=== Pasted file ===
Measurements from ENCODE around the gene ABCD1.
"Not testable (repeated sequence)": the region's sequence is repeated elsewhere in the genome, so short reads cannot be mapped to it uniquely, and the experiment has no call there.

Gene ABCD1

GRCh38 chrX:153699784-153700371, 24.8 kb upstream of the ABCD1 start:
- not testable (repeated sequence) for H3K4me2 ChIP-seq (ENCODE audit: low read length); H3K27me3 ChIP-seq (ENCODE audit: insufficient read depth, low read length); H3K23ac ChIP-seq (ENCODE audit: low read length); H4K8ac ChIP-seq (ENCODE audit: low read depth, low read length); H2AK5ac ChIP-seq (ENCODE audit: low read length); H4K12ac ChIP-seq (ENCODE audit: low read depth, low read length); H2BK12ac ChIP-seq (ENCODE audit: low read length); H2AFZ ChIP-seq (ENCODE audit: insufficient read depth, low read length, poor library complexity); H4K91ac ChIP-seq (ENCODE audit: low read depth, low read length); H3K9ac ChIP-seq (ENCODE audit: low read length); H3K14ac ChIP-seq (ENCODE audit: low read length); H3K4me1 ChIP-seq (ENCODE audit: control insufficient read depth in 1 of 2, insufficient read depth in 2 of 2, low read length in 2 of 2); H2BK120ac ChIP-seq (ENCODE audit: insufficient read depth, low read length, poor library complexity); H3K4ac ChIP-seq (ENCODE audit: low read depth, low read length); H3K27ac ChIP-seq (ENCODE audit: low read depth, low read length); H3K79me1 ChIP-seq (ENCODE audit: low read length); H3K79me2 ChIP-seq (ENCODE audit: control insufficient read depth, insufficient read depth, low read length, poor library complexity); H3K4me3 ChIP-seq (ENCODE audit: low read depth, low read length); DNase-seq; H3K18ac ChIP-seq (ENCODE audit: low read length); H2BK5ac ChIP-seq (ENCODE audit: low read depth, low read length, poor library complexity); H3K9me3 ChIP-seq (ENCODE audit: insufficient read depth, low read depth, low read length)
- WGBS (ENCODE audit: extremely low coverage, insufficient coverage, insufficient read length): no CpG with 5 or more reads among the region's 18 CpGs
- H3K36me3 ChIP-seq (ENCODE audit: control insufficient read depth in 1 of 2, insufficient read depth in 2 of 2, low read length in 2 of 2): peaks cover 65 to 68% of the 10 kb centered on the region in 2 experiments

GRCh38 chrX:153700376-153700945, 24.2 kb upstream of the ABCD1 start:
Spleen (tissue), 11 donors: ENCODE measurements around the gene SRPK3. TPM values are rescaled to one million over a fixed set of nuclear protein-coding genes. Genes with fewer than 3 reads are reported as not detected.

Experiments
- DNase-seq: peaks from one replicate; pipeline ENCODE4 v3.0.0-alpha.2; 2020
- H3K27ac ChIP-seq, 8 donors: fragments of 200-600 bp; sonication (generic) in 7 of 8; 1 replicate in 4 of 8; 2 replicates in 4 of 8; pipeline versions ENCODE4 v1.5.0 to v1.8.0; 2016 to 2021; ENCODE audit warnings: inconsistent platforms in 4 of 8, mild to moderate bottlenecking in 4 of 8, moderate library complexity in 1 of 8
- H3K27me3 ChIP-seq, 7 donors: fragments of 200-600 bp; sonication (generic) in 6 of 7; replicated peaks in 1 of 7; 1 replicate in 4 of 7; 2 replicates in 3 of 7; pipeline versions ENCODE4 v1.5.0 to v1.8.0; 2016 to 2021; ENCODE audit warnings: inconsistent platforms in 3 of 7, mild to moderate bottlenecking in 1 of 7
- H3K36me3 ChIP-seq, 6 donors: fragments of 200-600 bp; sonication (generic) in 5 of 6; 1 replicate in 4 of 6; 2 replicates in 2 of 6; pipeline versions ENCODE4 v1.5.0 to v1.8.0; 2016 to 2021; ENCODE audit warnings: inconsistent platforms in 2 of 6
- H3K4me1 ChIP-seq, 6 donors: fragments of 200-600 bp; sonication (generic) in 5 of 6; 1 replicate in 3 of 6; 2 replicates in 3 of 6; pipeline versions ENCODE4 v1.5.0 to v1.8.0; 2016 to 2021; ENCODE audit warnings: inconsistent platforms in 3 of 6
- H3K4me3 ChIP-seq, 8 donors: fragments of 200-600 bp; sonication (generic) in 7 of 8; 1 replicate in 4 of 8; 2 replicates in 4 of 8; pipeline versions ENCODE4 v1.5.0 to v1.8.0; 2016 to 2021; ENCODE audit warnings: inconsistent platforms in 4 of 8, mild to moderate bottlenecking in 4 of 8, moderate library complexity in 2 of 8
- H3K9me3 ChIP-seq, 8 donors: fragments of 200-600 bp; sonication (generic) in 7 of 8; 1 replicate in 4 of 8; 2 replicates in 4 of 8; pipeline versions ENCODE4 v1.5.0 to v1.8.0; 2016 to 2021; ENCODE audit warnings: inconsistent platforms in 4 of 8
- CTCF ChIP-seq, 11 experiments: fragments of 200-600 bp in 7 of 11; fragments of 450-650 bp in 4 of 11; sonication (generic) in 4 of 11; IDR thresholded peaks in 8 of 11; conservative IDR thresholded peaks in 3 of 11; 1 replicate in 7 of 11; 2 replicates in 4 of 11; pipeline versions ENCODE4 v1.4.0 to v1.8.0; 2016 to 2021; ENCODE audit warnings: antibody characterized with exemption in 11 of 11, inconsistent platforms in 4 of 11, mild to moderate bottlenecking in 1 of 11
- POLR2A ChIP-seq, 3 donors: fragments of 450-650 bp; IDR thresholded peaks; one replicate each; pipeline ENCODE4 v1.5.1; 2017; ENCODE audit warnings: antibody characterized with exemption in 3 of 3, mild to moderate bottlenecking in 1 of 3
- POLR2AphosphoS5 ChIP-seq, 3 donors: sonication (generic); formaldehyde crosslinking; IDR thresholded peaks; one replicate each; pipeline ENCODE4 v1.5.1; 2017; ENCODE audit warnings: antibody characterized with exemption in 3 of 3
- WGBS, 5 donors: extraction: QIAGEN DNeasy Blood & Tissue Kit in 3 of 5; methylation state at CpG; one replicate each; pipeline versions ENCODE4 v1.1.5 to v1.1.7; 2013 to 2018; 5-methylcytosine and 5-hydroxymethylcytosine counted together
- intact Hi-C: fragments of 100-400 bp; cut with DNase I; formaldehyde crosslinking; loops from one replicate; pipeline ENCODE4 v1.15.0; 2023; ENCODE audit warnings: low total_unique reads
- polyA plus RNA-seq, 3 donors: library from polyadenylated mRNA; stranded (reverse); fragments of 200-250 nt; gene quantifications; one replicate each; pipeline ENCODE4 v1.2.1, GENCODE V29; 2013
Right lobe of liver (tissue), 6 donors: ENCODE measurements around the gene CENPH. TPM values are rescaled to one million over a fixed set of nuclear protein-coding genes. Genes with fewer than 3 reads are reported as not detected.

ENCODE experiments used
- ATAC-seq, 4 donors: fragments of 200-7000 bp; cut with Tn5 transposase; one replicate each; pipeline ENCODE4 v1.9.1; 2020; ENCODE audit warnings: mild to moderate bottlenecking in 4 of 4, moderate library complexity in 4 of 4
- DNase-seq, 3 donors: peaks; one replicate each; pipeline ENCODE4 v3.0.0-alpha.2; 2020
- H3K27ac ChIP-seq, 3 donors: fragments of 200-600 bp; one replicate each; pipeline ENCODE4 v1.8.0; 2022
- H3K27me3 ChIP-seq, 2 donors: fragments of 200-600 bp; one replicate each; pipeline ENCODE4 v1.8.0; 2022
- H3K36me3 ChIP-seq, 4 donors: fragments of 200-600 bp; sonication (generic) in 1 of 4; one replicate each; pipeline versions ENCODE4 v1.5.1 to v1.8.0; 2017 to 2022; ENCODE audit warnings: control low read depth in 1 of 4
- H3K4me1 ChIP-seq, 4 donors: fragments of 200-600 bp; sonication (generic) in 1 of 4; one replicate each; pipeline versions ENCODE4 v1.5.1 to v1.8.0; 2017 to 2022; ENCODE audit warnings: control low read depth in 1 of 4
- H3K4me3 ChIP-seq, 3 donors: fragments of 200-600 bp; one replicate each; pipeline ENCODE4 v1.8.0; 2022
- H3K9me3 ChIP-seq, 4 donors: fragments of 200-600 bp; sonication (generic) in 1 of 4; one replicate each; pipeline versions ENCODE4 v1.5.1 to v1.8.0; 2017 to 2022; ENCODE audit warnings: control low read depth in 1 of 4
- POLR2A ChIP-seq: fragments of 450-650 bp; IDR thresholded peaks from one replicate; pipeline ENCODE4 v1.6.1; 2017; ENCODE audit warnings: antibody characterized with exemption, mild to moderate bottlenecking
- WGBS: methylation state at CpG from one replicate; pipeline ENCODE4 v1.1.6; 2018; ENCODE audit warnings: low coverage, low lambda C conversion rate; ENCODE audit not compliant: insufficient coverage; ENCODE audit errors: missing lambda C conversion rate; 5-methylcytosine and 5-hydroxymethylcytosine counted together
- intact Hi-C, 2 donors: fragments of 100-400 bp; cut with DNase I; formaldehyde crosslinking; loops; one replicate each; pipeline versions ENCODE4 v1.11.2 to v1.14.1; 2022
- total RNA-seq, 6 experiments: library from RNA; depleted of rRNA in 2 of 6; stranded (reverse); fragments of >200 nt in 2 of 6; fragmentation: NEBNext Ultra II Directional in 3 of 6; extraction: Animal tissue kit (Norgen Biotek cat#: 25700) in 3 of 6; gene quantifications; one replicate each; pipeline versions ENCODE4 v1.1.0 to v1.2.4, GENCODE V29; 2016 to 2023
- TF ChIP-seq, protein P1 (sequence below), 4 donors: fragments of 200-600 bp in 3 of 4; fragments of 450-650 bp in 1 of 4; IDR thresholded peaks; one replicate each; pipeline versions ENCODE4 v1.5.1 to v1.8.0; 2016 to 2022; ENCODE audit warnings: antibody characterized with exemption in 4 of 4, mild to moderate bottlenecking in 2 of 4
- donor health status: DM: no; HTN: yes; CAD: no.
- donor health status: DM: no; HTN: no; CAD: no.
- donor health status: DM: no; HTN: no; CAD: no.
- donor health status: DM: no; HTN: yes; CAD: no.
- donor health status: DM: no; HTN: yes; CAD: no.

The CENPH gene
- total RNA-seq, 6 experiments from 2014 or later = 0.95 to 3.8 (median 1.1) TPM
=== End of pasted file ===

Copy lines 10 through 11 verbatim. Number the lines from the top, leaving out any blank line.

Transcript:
Experiments
- DNase-seq: peaks from one replicate; pipeline ENCODE4 v3.0.0-alpha.2; 2020